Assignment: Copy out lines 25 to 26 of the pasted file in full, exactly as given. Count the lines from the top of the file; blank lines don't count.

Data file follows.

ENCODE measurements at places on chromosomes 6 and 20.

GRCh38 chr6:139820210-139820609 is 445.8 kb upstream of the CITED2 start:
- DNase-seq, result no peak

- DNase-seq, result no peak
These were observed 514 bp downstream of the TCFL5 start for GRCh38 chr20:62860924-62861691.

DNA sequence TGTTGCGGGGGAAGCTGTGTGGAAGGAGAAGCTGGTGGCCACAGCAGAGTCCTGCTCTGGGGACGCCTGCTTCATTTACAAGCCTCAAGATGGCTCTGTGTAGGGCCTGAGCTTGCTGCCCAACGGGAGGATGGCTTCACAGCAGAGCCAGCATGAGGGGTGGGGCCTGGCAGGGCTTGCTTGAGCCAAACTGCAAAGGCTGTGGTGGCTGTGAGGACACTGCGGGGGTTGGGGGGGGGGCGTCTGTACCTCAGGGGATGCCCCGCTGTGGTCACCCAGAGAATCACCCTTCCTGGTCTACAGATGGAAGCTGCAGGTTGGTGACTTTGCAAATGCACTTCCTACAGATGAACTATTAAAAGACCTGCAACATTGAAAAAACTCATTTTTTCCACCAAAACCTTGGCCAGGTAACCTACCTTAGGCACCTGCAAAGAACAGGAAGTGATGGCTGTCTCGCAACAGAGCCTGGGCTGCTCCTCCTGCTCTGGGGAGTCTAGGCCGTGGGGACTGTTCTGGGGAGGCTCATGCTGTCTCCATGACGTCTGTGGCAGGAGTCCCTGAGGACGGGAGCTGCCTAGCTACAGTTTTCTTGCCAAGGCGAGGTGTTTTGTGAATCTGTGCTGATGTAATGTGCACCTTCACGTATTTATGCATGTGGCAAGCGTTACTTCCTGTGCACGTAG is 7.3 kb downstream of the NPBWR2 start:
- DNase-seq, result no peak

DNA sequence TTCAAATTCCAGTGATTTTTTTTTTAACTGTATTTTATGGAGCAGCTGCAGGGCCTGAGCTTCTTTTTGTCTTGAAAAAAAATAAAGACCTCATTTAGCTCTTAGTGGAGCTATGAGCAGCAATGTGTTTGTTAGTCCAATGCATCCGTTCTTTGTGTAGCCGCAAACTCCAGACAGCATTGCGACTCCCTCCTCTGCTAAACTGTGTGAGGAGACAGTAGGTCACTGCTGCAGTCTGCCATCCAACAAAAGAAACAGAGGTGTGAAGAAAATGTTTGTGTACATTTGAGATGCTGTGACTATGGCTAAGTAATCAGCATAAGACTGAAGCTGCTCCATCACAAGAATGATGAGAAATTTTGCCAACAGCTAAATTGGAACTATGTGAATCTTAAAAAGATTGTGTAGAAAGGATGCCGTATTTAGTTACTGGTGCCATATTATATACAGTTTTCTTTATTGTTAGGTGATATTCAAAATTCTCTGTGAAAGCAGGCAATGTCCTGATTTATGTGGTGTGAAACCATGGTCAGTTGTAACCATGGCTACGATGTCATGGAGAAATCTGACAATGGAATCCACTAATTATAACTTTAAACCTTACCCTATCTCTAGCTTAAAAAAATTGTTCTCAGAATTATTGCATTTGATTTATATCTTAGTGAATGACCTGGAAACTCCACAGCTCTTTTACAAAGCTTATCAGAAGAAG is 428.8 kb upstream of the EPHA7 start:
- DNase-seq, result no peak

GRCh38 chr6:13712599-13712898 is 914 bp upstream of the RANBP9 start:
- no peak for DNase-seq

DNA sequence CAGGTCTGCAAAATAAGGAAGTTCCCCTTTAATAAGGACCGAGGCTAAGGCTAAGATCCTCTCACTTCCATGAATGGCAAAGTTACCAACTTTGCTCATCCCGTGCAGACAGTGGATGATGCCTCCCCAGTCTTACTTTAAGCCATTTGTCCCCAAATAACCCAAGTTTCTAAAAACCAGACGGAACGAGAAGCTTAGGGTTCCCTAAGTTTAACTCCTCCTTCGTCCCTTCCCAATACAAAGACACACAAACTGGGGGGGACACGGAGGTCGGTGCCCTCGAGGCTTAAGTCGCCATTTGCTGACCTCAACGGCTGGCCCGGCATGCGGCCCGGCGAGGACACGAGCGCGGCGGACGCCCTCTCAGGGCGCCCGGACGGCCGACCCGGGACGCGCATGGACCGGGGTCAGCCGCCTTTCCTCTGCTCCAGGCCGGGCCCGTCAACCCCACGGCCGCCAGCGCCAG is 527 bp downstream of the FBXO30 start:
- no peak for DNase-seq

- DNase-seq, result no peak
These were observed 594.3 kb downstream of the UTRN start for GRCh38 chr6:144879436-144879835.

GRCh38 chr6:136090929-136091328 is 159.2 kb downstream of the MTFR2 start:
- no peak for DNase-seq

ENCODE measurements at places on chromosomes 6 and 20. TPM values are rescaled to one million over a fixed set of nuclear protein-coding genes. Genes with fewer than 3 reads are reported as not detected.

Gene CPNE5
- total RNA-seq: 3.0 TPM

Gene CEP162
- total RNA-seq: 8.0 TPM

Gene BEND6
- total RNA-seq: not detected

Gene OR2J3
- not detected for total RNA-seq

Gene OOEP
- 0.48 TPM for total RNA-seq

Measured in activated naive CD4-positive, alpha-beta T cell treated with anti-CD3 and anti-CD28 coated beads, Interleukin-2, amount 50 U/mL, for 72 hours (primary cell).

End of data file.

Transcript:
Gene OR2J3
- not detected for total RNA-seq